pH, GH, KH, and TDS

Matthew Slater

Hello Everyone,

I am setting up a new planted tank with neons, eventually. I have buffered my tank to read:

pH 7.1
dGH 3
dKH 4
TDS 225ppm

Currently going through fishless cycling (Day 1) and want to keep the pH at or very slightly above 7 and keep it that way for when the tetras arrive next month. My tap water conditions are as follows:

pH 6.8
dGH 1
dkH 2
TDS 51ppm

I elevated my general hardness slightly for the Baby Dwarf Tears I am keeping and the Java Fern. Also, I elevated the KH with a non-phosphate-based buffer to avoid fluctuations in pH for the tetras.

However, I have a TDS meter and it reads 225ppm. That being said, after subtracting the 4 KH and 3 KH (total of 125ppm), there is still 100ppm of solids unaccounted for. I tested the meter on RO water (0), so it is accurate. Maybe the liquid API reagent test kit for the GH and KH is inaccurate. Could it be phosphate, even though the Seachem Acid and Alkaline buffers I used contained none? Could it even be the ammonia I added today, but it is only at a concentration of 3ppm? I definitely want to keep TDS at 130ppm max for when the fish arrive. I haven't even added my plants. Maybe when they arrive and begin to consume the inorganics in the tank, I will remeasure and see where we are with the TDS count. I will also remeasure tomorrow and check back in to see if anything changes.

Overall, I'm not too worried because I just started cycling and haven't added plants. The cycling process will also bring down my KH, so that will reduce TDS by means of carbonates, which I don't really want! Also, when I am done cycling and preform a water change, that should also bring the TDS count down. Any advice or reassurance (eek!)?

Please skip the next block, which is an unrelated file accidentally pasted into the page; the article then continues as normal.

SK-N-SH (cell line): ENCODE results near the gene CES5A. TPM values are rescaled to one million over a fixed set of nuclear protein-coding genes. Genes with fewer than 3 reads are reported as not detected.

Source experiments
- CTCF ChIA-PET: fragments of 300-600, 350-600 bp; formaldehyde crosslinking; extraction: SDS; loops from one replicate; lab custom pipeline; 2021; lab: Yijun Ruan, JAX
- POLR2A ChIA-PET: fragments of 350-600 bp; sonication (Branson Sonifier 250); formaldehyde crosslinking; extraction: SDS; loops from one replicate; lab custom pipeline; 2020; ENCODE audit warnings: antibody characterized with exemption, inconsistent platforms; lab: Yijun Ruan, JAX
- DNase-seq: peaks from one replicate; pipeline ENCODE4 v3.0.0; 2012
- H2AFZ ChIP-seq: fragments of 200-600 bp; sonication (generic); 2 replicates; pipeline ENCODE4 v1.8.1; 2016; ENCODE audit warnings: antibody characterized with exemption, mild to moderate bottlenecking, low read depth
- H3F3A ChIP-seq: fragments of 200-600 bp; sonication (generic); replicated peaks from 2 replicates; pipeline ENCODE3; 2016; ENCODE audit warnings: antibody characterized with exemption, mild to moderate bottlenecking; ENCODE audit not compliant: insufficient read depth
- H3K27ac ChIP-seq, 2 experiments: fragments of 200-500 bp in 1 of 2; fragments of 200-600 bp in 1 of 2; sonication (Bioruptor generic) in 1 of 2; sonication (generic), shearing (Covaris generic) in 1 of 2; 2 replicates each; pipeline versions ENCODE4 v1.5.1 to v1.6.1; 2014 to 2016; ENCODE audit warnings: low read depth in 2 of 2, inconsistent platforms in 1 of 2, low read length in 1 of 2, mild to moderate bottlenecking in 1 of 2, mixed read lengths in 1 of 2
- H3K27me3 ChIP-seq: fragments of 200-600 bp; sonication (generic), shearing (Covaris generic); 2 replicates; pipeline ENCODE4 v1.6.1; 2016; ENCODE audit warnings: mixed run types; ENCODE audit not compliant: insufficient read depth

A few things...

TDS is a rough measure of everything in your water, aside pure H20. It is not 100% accurate with those meters, but it is a good rough estimate.

In my opinion, you are worrying about all your numbers too much. I'm a firm believer that less is more, especially with aquariums. All the buffers and stuff you are adding is worse than just letting your plants and fish adjust to your natural conditions. If you continue to add all that stuff, you will be playing the match game forever, constantly trying to match your new water with the old. All the while continuing to add more and more "products".

Your tap water seems perfect, many people would kill for those numbers. The plants won't matter too much, and the Tetra's do better with a lower PH anyways. Since your KH and GH are low, you will need to make sure to add a micro/trace fertilizer mix to make sure things are good, but you would probably need to do that anyway. Flourish Comprehensive is a good fertilizer as it is a mix of everything the plants will need. If you have root feeding plants than you will need a nutrient rich substrate or some root tabs anyways.

Bottom line, in my opinion, I would stop adding all the buffers and just go with your natural water. Don't over think things. Keep it simple.

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